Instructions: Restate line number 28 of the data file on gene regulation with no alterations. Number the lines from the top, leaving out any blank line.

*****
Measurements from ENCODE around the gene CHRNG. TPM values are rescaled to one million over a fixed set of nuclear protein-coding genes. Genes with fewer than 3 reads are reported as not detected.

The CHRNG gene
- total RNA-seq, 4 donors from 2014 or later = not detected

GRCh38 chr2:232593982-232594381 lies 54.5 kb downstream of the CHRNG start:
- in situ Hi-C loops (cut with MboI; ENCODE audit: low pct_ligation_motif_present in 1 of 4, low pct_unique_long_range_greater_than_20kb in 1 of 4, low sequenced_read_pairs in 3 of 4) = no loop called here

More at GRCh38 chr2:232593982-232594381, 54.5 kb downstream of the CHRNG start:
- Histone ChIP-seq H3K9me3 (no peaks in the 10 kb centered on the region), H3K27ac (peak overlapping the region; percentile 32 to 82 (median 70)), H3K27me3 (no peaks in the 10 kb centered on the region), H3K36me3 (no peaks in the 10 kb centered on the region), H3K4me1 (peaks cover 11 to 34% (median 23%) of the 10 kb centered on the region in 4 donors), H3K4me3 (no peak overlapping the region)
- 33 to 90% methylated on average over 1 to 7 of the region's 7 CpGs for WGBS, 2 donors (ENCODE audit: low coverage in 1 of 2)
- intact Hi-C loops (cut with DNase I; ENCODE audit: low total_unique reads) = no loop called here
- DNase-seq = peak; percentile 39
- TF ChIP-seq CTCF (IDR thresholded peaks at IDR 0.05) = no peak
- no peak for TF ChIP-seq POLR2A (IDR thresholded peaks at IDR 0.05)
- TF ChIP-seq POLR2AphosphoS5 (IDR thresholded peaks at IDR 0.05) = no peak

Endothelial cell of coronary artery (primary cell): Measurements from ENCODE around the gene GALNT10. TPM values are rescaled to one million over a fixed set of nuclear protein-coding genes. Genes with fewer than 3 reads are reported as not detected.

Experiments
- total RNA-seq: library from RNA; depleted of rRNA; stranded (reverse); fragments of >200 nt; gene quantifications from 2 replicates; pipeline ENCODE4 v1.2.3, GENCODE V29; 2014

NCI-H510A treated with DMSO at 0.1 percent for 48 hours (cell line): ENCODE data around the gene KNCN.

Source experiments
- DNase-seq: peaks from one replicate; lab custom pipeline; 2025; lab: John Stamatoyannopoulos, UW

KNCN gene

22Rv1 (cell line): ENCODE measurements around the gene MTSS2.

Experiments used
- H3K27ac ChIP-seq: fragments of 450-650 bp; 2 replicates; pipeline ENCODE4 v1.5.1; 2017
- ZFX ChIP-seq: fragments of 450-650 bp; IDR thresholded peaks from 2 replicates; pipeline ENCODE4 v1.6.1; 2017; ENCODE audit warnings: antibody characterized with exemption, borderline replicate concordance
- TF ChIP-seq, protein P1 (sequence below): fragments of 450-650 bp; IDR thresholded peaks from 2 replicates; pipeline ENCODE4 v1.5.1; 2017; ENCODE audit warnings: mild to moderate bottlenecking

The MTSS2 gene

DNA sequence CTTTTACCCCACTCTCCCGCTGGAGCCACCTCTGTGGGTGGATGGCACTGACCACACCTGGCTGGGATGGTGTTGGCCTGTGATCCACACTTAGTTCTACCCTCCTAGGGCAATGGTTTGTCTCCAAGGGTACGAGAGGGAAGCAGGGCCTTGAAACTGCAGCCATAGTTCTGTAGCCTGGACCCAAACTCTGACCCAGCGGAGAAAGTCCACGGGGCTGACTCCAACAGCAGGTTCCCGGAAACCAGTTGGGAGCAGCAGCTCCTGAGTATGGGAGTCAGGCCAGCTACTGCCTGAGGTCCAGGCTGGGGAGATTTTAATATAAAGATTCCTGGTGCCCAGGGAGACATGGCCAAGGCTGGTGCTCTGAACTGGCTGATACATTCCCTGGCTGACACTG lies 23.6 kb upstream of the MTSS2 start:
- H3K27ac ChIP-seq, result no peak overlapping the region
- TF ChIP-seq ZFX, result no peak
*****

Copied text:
- H3K27ac ChIP-seq, result no peak overlapping the region